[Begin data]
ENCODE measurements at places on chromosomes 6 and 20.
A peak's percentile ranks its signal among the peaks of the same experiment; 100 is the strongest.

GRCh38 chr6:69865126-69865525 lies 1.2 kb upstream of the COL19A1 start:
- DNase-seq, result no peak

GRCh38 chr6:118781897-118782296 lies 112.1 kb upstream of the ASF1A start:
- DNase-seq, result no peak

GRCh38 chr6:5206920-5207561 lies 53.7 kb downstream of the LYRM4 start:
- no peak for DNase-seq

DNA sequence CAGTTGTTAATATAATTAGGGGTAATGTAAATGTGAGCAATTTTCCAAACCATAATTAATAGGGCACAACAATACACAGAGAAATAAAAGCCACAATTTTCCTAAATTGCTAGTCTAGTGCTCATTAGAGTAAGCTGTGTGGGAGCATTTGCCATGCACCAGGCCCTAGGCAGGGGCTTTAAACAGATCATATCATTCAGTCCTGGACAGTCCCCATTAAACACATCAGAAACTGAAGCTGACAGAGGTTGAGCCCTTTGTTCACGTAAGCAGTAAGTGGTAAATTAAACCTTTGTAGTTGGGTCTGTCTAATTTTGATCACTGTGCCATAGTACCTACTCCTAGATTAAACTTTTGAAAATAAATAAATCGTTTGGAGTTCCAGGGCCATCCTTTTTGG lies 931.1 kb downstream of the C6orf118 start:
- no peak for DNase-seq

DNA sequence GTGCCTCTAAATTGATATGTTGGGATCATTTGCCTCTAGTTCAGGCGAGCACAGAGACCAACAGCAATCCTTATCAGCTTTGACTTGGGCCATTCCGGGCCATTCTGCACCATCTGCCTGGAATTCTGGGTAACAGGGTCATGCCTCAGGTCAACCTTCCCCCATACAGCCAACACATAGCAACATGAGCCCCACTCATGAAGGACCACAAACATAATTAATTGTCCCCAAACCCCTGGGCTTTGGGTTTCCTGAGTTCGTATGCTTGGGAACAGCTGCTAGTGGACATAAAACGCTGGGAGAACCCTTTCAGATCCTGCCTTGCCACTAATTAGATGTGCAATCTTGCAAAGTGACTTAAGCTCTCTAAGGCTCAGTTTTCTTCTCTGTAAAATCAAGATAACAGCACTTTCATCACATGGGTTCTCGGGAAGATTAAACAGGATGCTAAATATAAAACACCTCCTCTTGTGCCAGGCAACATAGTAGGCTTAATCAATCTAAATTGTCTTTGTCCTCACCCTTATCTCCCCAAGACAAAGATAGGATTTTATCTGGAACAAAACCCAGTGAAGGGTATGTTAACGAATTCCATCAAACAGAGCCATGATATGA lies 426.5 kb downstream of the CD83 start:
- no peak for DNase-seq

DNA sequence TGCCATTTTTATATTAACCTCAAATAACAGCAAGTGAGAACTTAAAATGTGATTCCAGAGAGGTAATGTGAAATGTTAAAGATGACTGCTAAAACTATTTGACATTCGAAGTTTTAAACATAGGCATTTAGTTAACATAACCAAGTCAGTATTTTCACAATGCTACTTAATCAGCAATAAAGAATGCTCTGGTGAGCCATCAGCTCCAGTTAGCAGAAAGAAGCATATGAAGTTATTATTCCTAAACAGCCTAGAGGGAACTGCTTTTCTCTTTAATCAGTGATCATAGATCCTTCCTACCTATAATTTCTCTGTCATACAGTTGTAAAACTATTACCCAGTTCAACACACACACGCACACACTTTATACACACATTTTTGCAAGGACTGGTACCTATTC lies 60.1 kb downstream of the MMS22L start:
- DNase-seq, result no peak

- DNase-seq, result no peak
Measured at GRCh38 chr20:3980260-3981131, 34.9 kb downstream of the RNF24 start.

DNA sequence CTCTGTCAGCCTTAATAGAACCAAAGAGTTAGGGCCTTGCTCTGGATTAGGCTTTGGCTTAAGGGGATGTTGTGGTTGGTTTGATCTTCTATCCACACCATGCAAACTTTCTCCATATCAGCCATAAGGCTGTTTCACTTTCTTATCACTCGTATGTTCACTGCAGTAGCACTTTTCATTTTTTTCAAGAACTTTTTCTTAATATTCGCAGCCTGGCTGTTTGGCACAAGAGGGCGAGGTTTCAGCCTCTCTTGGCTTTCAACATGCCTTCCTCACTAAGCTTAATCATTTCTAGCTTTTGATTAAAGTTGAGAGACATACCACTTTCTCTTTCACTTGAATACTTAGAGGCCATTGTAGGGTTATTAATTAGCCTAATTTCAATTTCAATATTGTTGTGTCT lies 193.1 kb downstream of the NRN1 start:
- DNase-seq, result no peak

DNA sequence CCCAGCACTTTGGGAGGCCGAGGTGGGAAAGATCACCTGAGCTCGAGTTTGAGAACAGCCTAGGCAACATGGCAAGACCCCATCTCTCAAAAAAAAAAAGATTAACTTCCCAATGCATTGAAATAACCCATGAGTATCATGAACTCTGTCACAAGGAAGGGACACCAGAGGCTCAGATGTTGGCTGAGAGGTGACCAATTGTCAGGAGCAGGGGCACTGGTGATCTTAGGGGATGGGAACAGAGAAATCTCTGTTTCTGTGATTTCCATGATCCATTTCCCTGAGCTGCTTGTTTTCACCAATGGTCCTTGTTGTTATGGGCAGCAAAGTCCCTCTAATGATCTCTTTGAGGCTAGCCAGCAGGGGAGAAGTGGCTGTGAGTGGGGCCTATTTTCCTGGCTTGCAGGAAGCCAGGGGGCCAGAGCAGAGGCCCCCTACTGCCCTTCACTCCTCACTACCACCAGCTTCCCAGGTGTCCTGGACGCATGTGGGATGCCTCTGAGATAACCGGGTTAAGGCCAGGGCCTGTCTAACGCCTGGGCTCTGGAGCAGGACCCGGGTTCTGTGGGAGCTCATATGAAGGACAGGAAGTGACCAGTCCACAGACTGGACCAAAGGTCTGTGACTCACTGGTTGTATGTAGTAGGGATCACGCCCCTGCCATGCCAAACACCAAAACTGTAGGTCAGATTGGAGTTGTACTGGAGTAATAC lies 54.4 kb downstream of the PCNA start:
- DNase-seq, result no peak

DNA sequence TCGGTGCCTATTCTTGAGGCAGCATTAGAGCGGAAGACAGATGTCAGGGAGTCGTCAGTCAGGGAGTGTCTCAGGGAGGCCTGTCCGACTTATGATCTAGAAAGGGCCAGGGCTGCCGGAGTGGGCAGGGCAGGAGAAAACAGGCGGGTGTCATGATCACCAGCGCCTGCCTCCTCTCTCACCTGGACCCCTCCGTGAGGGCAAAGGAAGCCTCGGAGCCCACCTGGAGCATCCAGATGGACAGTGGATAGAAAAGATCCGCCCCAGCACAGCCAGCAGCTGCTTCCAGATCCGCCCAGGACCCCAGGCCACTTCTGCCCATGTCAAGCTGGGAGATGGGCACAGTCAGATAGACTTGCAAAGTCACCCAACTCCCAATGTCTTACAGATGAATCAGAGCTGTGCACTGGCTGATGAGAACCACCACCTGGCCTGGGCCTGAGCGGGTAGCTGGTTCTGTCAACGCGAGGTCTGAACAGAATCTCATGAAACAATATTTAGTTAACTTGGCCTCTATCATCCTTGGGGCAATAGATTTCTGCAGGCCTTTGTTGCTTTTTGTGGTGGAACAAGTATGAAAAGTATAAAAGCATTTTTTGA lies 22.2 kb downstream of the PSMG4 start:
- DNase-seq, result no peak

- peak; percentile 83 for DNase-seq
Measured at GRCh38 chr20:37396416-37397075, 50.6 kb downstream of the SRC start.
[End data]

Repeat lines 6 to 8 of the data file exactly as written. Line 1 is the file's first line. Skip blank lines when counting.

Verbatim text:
- DNase-seq, result no peak

GRCh38 chr6:5206920-5207561 lies 53.7 kb downstream of the LYRM4 start:
- no peak for DNase-seq